Some seek agreement before Fayette voting dispute heads to court

With the prospects of a costly trial looming, pressure is growing in Fayette County over whether to end the protracted legal fight over how the county elects its officials.

Two prominent businessmen recently weighed in with an ad in a local paper asking county leaders to settle the lawsuit with the NAACP and embrace district voting.

Fayette county and the national civil rights group have so far each spent $1 million fighting over what’s the fairest way of electing county commissioners and school board members.

While some have had enough of the protracted fight, there are those still resolute about holding onto countywide voting.

Advocates of at-large voting say it gives them greater say in who is running the county and doesn’t limit them to one representative. They say district voting has led to gerrymandering and in some instances winds up hurting the people it’s intended to help. They want the county to go to trial, which is scheduled for mid-November

Advocates of district voting say the two recent court-ordered district elections that put two black candidates in county office underscore the need for district voting.

Until now, the fight has been seen mostly as a political and legal test of wills.

But some business leaders fear it could hurt Fayette’s image and business climate.

“It is now time to bring to an end this divisive and expensive issue,” Jim Pace and Joel Cowan said in their ad, “Letter to Our County Leaders: From Members of The Business Community.” The ad also noted that 14 of the 15 counties surrounding Fayette have district voting and in Georgia, 125 of 159 counties elect some or all of their commissioners using districts.

Pace is a developer who was instrumental in bringing British filmmaking giant Pinewood Studios to Fayette.

Cowan is considered the father of Peachtree City and has a county highway named after him.

Georgia Chamber of Commerce President and Chief Executive Chris Clark said prolonged or controversial political issues can seriously affect a community.

“Anytime you have something like this that generates a negative image of the community, it makes it hard for economic development and job creation,” said Clark, who lives in Peachtree City. “So I do believe it’s incumbent upon the business community to call for a quick resolution.”

Clark praised the Fayette business community for pushing for a solution.

“I applaud Jim and Joel… They know first-hand what it’s doing to economic development and what it could do to the incredible positive growth we’re seeing there now.”

Cowan and Pace say they have have seen the voting rights dispute carve a political and racial wedge in the county of 110,000. For Pace, the catalyst was the July 3 death of Pota Coston, the first black candidate to be elected to the county commission, whose election came via court-ordered district voting. She died after only six months in office. Charles Rousseau was elected last month to fill Coston’s District 5 seat.

Shortly after Coston’s death, a group of business leaders met at the local chamber to discuss the voting dispute and figure out a solution.

“Pota’s death kind of crystalized it for me,” said Pace, co-founder of Group VI, a real estate construction development firm in Peachtree City. “Joel and I have been friends for many years. We both felt time is running out for us to resolve it amicably. We’re strongly urging both parties to come together and resolve it without the court. We don’t need this negative painting us with the wrong brush.”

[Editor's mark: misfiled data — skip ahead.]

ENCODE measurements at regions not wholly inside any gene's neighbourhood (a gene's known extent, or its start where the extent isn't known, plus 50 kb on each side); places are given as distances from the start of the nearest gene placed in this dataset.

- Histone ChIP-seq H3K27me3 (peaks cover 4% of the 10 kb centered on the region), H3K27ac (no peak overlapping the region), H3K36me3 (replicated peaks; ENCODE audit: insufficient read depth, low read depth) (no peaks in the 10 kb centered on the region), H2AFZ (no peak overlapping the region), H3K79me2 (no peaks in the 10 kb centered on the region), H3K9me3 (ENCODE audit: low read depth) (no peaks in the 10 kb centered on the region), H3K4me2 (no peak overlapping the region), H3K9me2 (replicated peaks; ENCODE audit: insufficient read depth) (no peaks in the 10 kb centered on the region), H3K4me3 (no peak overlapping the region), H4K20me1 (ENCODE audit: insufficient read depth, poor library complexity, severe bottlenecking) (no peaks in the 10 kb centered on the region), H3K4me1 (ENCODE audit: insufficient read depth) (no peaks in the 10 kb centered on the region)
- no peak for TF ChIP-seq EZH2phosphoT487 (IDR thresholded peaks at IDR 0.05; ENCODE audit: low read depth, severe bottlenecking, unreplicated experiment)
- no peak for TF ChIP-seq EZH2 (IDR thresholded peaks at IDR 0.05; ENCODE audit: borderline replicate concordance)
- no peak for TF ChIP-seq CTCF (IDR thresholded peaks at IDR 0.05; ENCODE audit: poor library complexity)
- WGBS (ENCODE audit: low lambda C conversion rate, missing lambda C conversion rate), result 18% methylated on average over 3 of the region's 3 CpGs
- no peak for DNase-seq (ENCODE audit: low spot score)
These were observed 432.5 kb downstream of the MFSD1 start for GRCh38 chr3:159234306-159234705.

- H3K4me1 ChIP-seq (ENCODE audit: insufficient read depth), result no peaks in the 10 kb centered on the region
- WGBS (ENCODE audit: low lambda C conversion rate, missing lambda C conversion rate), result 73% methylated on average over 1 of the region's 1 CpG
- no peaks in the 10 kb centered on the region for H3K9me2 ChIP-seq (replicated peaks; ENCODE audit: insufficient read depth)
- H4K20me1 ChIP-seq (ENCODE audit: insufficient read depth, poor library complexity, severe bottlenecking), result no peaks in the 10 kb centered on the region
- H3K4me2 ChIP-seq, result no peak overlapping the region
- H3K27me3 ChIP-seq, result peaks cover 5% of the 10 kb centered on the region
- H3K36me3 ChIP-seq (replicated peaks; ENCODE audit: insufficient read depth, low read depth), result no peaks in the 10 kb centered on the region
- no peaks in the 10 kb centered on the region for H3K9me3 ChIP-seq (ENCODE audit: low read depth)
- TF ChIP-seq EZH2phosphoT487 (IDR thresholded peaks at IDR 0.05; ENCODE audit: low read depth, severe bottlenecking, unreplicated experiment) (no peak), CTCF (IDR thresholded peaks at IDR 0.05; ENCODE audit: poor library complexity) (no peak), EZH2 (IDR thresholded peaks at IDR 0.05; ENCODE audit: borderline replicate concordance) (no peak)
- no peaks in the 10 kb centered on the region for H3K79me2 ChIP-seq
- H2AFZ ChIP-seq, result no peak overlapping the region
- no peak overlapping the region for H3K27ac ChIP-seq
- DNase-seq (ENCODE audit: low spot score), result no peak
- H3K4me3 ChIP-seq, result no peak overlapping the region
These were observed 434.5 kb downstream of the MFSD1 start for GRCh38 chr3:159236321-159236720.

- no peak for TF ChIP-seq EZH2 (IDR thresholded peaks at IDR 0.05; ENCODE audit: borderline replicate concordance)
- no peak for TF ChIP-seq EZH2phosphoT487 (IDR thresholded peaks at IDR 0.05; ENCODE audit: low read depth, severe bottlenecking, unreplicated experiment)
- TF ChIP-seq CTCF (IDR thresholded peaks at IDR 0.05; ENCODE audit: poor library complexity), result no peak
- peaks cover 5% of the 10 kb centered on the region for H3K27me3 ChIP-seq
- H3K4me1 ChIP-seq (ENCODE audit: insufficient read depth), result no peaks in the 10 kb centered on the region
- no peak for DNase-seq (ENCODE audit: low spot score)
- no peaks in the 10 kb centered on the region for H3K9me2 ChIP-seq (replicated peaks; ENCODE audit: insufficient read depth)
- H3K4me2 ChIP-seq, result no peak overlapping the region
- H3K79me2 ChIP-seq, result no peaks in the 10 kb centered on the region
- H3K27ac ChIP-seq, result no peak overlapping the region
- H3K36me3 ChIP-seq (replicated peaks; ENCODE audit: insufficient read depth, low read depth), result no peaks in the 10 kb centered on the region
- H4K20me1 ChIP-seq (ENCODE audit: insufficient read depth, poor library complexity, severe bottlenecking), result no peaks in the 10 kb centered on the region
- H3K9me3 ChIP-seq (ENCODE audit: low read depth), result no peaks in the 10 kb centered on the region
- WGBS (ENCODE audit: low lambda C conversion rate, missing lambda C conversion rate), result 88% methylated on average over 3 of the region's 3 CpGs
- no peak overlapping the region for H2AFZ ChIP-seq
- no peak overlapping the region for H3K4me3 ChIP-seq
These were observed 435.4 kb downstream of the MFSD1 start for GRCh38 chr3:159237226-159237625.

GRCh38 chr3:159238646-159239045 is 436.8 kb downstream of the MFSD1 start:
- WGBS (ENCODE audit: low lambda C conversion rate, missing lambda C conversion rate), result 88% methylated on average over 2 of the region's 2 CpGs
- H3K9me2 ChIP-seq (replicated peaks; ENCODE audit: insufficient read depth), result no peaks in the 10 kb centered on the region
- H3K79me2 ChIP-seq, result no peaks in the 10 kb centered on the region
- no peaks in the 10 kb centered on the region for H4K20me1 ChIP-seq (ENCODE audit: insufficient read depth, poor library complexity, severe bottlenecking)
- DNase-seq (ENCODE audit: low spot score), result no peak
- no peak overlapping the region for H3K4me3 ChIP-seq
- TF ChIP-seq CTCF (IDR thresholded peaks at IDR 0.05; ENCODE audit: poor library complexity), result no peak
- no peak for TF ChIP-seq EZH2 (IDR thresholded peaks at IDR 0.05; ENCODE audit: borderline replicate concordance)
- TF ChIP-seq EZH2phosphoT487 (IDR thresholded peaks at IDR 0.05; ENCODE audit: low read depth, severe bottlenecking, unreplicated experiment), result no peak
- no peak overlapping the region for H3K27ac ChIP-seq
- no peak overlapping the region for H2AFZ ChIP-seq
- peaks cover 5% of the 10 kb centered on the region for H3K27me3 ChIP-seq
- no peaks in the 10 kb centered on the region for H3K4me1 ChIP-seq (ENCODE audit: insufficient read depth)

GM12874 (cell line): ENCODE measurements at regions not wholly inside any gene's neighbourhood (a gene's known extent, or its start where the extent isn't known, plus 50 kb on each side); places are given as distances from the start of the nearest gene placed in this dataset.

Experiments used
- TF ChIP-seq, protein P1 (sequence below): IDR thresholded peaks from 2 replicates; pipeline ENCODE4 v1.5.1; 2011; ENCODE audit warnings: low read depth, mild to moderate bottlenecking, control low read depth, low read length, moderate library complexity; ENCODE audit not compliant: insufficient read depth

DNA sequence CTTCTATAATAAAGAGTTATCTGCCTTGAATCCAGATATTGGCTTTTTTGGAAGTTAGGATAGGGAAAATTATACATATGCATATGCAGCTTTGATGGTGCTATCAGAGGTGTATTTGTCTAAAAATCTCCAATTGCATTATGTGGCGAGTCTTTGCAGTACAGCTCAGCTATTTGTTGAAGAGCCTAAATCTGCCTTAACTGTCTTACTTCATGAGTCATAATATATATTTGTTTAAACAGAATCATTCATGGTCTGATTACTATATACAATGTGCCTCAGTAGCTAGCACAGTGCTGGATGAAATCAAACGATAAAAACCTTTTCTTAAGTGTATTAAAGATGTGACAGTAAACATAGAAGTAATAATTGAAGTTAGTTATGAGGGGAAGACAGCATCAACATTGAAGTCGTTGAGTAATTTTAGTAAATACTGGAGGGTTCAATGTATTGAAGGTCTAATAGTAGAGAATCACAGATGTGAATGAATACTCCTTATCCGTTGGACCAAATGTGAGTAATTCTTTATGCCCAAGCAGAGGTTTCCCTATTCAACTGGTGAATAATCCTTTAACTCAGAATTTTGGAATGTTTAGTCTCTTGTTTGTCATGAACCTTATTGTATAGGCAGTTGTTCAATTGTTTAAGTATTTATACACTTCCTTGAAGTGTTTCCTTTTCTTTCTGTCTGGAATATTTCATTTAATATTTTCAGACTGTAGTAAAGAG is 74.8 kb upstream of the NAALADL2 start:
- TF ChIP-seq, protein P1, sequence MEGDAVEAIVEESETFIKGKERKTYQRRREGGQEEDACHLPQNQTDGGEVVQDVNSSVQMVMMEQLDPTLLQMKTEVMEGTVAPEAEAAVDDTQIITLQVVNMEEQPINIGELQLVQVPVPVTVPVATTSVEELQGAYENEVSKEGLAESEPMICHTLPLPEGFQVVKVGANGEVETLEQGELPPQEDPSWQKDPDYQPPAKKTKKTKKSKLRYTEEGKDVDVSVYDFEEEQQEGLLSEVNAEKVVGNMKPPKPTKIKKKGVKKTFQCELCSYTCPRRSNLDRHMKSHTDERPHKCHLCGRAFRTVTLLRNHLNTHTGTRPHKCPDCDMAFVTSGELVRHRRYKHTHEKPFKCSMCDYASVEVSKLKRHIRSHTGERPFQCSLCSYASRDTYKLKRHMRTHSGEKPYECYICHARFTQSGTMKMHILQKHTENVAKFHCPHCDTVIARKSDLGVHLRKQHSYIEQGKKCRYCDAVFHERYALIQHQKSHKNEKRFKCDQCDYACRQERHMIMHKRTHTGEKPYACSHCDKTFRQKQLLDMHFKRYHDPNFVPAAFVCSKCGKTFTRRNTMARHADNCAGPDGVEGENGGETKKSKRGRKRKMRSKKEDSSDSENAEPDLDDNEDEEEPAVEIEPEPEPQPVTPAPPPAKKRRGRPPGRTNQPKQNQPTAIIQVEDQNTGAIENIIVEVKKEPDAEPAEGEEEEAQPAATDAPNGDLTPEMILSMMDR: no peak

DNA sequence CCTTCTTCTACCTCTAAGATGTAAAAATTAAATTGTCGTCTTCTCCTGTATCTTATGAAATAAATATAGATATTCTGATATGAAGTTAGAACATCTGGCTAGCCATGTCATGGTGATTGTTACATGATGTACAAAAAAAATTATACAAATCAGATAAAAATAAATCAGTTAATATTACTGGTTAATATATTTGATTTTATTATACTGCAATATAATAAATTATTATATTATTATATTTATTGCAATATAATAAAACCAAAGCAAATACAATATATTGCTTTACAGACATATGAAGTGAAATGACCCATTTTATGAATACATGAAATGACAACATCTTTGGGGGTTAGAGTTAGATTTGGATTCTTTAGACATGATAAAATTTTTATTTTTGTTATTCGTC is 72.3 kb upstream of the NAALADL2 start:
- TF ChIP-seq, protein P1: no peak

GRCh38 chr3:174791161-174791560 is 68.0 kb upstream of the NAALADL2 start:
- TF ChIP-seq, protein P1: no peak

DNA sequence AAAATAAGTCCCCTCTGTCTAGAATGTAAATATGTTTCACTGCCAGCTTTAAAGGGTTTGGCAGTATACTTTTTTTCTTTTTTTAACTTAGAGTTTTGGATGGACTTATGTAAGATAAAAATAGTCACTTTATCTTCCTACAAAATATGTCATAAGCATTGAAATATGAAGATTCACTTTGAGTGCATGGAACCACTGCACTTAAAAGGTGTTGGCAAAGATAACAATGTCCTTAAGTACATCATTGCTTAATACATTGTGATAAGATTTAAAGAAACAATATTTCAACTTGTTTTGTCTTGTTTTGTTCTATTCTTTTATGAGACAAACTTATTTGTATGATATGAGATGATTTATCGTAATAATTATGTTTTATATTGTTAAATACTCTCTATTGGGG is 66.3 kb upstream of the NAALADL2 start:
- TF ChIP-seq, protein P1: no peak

Cowan, now an adjunct professor at Georgia Tech, said the suit has “cost a lot of money already and caused some racial tension. We believe it’s time to withdraw.”

The business community appeal comes amid rumors a settlement between the county and the NAACP is being inked in secret. But commission chairman Charles Oddo, NAACP attorney Leah Aden and local NAACP president John E. Jones said a settlement is not imminent.

“There’s been a lot of talk within the community and business community to try to convince all of our leaders to settle. But I know of no actual talks to settle at this point,” said school board member Leonard Presberg who has been outspoken in his efforts to get the school board to end the lawsuit and accept district voting. “As an organzation, we’re preparing for the trial coming up.”

The dispute began four years ago when the NAACP and a group of black residents sued the county commission, school board and board of elections saying at-large voting kept blacks from getting elected to county office. A federal judge ruled in favor of district voting which led to Coston’s election last November. The county appealed and the appellate court sent the case back to the judge to hear evidence from both sides on the issue. After Coston’s death the county and NAACP argued over which voting system should be used to elect her replacement. The judge ordered district voting.

A trial is set for the week of Nov. 16 and could put the issue to rest.

If anything, the issue is far from being settled. Last week’s commission meeting drew a packed audience of residents divided on the issue.

“The NAACP has bullied the citizens of Fayette County don’t give up the fight,” Donald Fowler of Fayetteville said.

“It’s not about bullying. It’s called doing the right thing for all. It’s about moving forward,” Tyrone resident Derrick Jackson countered. “You’re fighting against a tidal wave when you’re in a canoe.”

Rick Halbert just wants the issue to end.

“This is getting embarassing for the county,” said the Fayetteville resident who is in favor of district voting. “It’s not right. It’s not a political thing. It’s not a white or black thing. If it goes to the legal (system) it’s going to be a black eye for the county.”

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